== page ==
zcat              12.0/s         613%              501%           --        -22%
perlio_gzip       15.5/s         817%              672%          28%          --
# ./zip_test.pl test3.gz 50
Benchmark: timing 50 iterations of io_gunzip, io_gunzip_getline, perlio_gzip, zcat...
 io_gunzip: 303 wallclock secs (299.28 usr +  1.30 sys = 300.58 CPU) @  0.17/s (n=50)
io_gunzip_getline: 250 wallclock secs (248.26 usr +  0.79 sys = 249.05 CPU) @  0.20/s (n=50)
perlio_gzip: 32 wallclock secs (32.03 usr +  0.20 sys = 32.23 CPU) @  1.55/s (n=50)
      zcat: 44 wallclock secs (24.64 usr  1.83 sys + 11.93 cusr  1.62 csys = 40.02 CPU) @  1.25/s (n=50)
                  s/iter    io_gunzip io_gunzip_getline         zcat perlio_gzip
io_gunzip           6.01           --              -17%         -87%        -89%
io_gunzip_getline   4.98          21%                --         -84%        -87%
zcat               0.800         651%              522%           --        -19%
perlio_gzip        0.645         833%              673%          24%          --

PerlIO::gzip is the fastest solution !

share|improve this answer
    
Unfortunately, PerlIO::gzip is not packaged in Debian... :( – sebthebert Oct 10 '09 at 15:07
    
This disregards the fact that a forked zcat can (and will, if available) use a second CPU core and then result in lower wallclock timings. Benchmark.pm completely ignores actual wallclock timings and calculates s/iter and Rate from the sum of CPU times including childs (which may run in parallel), so even if zcat finishes faster with 2 cores available, it will claim that perlio_gzip is faster m-( ... Also, decompressing 600K is probably so fast that initial overhead weighs too much here, try larger files too. – mjy Sep 24 '14 at 11:12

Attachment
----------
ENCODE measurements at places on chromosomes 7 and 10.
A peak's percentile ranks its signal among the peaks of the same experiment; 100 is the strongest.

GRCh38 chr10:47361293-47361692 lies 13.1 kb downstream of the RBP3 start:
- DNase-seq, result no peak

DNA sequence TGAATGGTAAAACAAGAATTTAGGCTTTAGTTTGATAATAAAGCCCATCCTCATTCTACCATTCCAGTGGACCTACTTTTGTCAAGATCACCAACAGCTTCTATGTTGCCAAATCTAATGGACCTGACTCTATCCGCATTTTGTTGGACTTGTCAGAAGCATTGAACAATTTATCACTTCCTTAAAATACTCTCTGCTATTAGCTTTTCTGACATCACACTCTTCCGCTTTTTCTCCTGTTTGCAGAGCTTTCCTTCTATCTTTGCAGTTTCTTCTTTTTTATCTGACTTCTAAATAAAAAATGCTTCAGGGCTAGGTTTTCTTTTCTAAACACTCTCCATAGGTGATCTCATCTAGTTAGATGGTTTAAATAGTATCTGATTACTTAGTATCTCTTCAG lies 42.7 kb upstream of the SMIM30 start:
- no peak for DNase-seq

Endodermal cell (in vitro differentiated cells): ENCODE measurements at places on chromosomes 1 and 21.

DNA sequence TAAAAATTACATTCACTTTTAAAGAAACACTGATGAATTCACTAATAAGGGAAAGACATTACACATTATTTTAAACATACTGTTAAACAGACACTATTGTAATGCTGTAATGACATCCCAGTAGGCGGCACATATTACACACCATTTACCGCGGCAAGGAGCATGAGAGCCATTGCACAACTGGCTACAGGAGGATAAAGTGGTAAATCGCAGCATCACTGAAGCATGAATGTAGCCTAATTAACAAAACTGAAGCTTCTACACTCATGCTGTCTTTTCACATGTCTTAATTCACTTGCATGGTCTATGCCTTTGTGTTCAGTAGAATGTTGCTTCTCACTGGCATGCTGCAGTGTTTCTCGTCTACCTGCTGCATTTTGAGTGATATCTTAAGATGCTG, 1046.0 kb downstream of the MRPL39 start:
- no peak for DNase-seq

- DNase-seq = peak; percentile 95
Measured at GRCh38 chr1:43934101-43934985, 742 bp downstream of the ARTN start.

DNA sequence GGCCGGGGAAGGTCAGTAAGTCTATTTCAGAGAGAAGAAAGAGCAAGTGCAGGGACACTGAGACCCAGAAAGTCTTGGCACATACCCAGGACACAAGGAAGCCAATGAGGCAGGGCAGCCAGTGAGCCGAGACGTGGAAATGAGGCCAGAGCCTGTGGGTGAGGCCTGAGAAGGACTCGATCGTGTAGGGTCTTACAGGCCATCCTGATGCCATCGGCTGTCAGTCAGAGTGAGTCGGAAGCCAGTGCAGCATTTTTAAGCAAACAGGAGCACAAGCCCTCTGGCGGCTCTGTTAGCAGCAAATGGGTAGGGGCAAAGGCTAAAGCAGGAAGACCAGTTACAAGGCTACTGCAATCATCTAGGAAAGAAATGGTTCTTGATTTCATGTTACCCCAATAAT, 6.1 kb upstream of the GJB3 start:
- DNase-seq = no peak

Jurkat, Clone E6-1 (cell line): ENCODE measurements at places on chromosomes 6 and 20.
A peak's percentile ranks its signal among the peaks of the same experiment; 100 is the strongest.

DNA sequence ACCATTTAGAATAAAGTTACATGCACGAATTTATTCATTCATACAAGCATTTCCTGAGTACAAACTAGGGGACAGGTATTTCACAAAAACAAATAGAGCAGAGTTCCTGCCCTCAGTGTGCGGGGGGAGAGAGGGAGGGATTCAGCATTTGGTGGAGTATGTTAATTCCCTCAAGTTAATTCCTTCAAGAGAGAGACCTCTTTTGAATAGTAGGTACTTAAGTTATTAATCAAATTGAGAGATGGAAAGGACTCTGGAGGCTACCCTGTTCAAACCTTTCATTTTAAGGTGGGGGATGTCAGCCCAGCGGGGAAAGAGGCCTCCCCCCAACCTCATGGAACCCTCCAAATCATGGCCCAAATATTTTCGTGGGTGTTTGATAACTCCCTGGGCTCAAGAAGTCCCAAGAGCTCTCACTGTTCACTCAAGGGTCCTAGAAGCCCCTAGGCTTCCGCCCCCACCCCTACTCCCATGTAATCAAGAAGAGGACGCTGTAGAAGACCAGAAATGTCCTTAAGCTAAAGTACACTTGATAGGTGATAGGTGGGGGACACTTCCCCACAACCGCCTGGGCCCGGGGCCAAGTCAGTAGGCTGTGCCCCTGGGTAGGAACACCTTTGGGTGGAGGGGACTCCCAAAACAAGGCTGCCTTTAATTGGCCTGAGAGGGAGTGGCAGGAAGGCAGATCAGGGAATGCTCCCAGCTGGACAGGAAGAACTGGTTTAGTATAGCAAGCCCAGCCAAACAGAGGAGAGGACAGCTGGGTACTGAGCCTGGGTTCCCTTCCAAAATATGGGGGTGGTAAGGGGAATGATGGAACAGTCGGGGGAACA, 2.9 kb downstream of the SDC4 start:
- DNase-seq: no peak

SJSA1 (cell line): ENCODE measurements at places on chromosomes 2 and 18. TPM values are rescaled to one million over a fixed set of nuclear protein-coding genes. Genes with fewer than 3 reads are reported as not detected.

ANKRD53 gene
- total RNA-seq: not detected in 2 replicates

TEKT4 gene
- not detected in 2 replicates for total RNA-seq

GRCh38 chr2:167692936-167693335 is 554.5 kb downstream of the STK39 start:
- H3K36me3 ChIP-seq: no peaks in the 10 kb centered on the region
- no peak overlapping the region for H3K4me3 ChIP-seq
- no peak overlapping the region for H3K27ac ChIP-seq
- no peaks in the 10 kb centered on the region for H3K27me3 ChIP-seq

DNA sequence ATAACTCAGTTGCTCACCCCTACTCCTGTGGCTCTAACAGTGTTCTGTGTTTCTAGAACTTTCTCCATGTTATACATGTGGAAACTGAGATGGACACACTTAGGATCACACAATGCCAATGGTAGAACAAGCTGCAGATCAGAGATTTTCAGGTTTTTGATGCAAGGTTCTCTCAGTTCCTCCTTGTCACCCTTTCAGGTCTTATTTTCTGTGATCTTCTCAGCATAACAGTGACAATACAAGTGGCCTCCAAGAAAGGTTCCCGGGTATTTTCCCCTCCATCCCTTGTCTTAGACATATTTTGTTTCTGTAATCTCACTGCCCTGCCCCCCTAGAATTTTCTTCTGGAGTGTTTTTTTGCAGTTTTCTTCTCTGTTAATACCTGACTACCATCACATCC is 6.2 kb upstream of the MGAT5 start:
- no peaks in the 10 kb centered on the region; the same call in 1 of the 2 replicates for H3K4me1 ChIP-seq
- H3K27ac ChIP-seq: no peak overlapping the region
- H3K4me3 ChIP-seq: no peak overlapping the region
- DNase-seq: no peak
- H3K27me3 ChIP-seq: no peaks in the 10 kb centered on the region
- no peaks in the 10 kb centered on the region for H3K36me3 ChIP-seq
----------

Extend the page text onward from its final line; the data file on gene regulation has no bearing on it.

And I also don't understand why while (<$z>) is slower than while (my $line = $z->getline())...

Because $z is a self tied object, tied objects are notoriously slow, and <$z> uses the tied object interface to call getline() rather than directly calling the method.

Also you can try PerlIO-gzip but I suspect it won't be any/much faster than the other module.

share|improve this answer
    
+1 for answering to my second question, but I'm more interested with answers to my first one... :) – sebthebert Oct 7 '09 at 23:03
    
Actually PerlIO::gzip seems the fastest one... Really faster ! I will update my question with my new bench soon ! – sebthebert Oct 8 '09 at 17:10

The last time I tried it, spawning an external gunzip was considerably faster than using a Perl module (just like your benchmarks show). I suspect it's all the method calls involved in tying a filehandle.

I expect <$z> is slower than $z->getline for a similar reason. There's more magic involved in figuring out that the first needs to be translated into the second.

share|improve this answer
1  
If you have multiple cores, you are effectively separating the work between them. If you use a library it's all on the same core. – Epsilon Prime Jan 28 '10 at 1:39